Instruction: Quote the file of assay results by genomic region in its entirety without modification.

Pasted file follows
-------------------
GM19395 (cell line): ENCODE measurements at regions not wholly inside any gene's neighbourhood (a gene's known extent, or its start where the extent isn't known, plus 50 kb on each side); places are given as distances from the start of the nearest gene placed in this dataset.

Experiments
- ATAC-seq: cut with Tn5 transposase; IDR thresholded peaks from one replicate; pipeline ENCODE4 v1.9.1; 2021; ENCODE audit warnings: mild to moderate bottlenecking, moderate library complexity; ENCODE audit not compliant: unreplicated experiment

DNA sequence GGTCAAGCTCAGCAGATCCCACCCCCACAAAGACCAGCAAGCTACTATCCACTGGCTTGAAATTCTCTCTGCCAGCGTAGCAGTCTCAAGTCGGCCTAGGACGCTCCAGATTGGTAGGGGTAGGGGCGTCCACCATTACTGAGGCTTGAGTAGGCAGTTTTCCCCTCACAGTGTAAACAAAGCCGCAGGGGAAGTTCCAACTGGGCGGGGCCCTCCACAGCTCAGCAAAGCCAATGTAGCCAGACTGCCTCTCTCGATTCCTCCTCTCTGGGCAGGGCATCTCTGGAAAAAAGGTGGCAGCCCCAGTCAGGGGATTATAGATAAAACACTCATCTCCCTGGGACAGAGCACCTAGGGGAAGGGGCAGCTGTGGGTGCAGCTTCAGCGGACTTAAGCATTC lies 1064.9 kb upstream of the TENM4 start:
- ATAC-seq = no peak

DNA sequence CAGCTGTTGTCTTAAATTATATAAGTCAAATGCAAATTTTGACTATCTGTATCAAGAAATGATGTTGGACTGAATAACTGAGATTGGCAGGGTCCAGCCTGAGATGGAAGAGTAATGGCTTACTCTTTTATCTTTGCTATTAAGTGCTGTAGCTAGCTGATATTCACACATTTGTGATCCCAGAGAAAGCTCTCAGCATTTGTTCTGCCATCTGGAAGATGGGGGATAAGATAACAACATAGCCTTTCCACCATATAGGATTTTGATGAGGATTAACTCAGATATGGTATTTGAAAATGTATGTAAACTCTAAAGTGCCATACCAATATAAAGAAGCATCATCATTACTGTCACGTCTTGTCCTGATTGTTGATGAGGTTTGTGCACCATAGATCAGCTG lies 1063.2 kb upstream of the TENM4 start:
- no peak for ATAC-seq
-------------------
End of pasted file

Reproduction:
GM19395 (cell line): ENCODE measurements at regions not wholly inside any gene's neighbourhood (a gene's known extent, or its start where the extent isn't known, plus 50 kb on each side); places are given as distances from the start of the nearest gene placed in this dataset.

Experiments
- ATAC-seq: cut with Tn5 transposase; IDR thresholded peaks from one replicate; pipeline ENCODE4 v1.9.1; 2021; ENCODE audit warnings: mild to moderate bottlenecking, moderate library complexity; ENCODE audit not compliant: unreplicated experiment

DNA sequence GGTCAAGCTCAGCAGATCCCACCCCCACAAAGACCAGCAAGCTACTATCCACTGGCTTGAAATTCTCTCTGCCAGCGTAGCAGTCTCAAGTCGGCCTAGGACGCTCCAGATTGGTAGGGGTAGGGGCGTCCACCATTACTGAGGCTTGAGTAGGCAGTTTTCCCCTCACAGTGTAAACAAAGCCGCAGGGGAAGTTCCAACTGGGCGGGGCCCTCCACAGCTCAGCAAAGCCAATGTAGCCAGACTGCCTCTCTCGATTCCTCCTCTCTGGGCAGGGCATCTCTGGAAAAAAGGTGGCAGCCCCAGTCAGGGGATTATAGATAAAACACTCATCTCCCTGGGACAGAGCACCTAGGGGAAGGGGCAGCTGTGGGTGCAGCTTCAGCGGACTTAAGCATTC lies 1064.9 kb upstream of the TENM4 start:
- ATAC-seq = no peak

DNA sequence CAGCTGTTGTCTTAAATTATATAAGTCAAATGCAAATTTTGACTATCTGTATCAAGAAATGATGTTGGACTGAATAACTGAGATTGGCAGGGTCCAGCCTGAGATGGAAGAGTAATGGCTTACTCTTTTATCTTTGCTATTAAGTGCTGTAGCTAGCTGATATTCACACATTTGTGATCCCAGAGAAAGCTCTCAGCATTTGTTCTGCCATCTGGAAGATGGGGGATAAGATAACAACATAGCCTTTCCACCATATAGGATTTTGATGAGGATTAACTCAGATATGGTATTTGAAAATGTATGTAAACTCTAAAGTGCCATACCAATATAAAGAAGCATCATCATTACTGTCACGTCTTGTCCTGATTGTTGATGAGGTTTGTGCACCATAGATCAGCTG lies 1063.2 kb upstream of the TENM4 start:
- no peak for ATAC-seq